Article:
In her 2007 poem cycle Niemands Frau, Barbara Köhler returns to Homer’s Odyssey, not to retell it, but to take up some of the threads it has woven into the cultural tradition of the West – and to unravel them, just as Penelope, the wife of the hero who called himself Nobody, unravelled each night the web she re-wove by day. Köhler’s return to the Odyssey takes place under the sign of a grammatical shift, from ‘er’ to ‘sie’, from the singular hero to a plurality of female voices – Nausicaa, Circe, Calypso, Ino Leucothea, Helen and Penelope herself – with implications for thinking about identity, power and knowledge, about gender and relationality, but also about the corporeality and multivocality which underlies the ‘virtual reality’ of the printed text.
The eight essays in this volume explore Köhler’s iridescent poem cycle from a variety of different angles: its context in contemporary German refigurations of the classical; its engagement with Homer and the classical tradition; its contribution to feminist philosophy of the subject and a female ‘dialectic of enlightenment’; its incorporation of the voices of poetic predecessors; and the surprising alliance it uncovers between poetry and quantum theory.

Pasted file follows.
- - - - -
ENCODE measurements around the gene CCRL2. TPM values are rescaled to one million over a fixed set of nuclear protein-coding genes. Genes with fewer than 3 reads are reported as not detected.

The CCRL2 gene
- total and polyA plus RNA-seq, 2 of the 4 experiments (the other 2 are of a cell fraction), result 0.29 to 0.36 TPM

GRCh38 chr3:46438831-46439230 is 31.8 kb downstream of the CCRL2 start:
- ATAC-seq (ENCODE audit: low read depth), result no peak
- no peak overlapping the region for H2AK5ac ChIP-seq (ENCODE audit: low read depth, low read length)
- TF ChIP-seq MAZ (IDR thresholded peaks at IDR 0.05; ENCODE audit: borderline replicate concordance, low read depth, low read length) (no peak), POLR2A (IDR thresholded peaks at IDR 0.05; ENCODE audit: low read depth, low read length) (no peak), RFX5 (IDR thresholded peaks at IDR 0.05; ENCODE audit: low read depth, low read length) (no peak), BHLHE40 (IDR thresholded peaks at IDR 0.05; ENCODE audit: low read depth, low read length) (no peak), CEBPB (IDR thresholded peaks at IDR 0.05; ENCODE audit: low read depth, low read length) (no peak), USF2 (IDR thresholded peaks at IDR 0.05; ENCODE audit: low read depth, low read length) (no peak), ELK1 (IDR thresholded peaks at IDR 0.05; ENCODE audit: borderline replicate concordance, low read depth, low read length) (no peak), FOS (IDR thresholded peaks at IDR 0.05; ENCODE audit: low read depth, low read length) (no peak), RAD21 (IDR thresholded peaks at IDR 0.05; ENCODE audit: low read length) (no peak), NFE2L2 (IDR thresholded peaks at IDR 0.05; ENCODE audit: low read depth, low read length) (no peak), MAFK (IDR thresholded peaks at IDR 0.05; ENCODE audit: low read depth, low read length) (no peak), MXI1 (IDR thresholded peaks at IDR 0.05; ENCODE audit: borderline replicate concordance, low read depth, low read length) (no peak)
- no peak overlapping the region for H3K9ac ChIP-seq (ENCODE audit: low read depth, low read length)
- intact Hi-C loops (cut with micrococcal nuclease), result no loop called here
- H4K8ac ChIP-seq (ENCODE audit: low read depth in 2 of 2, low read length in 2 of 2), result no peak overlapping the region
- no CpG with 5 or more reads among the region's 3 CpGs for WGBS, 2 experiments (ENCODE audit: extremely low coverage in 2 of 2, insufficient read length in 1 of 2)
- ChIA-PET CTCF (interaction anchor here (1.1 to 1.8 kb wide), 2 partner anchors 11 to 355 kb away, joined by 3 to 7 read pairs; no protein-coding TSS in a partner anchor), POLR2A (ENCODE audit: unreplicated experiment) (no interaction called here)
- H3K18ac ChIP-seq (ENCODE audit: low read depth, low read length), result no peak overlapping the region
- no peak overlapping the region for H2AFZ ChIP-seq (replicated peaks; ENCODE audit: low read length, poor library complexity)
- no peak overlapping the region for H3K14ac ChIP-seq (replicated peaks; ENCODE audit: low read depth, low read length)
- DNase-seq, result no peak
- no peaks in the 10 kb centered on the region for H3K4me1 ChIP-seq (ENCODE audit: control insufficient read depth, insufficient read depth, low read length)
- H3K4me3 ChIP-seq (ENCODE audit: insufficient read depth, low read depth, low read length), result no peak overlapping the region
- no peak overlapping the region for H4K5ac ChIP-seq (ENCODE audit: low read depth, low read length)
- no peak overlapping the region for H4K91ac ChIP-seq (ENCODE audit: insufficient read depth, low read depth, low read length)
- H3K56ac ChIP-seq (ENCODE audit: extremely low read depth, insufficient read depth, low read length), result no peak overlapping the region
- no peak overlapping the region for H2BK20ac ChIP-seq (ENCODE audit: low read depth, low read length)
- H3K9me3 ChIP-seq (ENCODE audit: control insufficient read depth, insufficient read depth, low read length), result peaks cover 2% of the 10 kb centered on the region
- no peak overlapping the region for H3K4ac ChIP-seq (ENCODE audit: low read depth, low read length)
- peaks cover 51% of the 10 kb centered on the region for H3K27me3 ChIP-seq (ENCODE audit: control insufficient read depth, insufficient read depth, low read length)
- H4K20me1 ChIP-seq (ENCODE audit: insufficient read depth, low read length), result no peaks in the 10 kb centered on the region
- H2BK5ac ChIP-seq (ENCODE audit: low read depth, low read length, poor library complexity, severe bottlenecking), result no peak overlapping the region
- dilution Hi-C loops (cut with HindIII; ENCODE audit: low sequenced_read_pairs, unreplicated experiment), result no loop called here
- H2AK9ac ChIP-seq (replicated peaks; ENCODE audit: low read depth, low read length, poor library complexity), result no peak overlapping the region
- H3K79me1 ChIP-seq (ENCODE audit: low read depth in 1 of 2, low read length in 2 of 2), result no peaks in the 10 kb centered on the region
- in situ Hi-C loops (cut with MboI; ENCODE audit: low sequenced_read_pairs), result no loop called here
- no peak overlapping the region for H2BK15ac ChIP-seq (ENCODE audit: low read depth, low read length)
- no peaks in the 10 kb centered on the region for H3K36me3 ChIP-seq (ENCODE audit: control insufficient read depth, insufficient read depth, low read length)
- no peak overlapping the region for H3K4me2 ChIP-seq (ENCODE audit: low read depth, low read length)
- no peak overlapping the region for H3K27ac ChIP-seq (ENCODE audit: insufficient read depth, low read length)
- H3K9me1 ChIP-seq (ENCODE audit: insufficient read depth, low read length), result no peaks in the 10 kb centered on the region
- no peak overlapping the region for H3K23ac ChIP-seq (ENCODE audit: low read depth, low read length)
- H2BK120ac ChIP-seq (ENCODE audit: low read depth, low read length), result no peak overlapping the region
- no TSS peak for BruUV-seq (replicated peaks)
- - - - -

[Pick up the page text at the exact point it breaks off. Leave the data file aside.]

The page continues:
Table of Contents
Georgina Paul: Introduction
Karen Leeder: ‘Argo Cargo’: The Role of the Classical Past in Contemporary German Poetry
Hans Jürgen Scheuer: Polytropia. Barbara Köhlers Erkundung des Griechischen (Homer, Odyssee / Sappho, Anaktoria-Fragment)
Rebecca May Johnson: Niemands Frau as a ‘Minor Translation’ of the Odyssey from ‘er’ to ‘sie’
Rachel Jones: ‘Nocheinmal zurückkommen’: Reading Köhler with Irigaray and Cavarero
Mirjam Bitter: Transpositionen von Text, Textil und Textur. Barbara Köhlers und Rosi Braidottis Entwürfe beweglicher, aber nicht haltloser Subjektivitäten
Helmut Schmitz: The ‘nachtseite des abendlands’. Barbara Köhler’s Niemands Frau and the Dialectic of Enlightenment
Margaret Littler: Strange Loops and Quantum Turns in Barbara Köhler’s Niemands Frau
Georgina Paul: Different Voices: Other Poets in Barbara Köhler’s Niemands Frau, with a Special Study of the Significance of T. S. Eliot’s The Waste Land
Barbara Köhler: THE MOST BEAUTIFUL
Notes on Contributors